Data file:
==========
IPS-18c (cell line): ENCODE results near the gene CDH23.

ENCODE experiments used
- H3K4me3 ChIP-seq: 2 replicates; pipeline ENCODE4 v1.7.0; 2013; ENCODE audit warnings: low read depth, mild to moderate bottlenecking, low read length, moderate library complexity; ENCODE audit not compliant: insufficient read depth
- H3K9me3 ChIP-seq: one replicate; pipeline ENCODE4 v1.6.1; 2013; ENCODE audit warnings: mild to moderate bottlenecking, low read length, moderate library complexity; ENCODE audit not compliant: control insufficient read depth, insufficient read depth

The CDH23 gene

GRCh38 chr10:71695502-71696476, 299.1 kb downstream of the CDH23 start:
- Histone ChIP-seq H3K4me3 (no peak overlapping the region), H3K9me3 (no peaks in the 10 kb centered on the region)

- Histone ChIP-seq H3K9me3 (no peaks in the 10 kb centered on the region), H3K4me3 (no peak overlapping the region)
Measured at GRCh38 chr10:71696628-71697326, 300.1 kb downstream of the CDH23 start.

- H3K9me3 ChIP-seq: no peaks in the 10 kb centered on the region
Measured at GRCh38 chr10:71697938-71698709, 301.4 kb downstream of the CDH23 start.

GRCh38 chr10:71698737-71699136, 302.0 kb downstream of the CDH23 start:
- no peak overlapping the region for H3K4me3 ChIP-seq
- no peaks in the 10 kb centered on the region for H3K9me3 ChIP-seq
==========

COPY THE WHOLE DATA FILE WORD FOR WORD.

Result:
IPS-18c (cell line): ENCODE results near the gene CDH23.

ENCODE experiments used
- H3K4me3 ChIP-seq: 2 replicates; pipeline ENCODE4 v1.7.0; 2013; ENCODE audit warnings: low read depth, mild to moderate bottlenecking, low read length, moderate library complexity; ENCODE audit not compliant: insufficient read depth
- H3K9me3 ChIP-seq: one replicate; pipeline ENCODE4 v1.6.1; 2013; ENCODE audit warnings: mild to moderate bottlenecking, low read length, moderate library complexity; ENCODE audit not compliant: control insufficient read depth, insufficient read depth

The CDH23 gene

GRCh38 chr10:71695502-71696476, 299.1 kb downstream of the CDH23 start:
- Histone ChIP-seq H3K4me3 (no peak overlapping the region), H3K9me3 (no peaks in the 10 kb centered on the region)

- Histone ChIP-seq H3K9me3 (no peaks in the 10 kb centered on the region), H3K4me3 (no peak overlapping the region)
Measured at GRCh38 chr10:71696628-71697326, 300.1 kb downstream of the CDH23 start.

- H3K9me3 ChIP-seq: no peaks in the 10 kb centered on the region
Measured at GRCh38 chr10:71697938-71698709, 301.4 kb downstream of the CDH23 start.

GRCh38 chr10:71698737-71699136, 302.0 kb downstream of the CDH23 start:
- no peak overlapping the region for H3K4me3 ChIP-seq
- no peaks in the 10 kb centered on the region for H3K9me3 ChIP-seq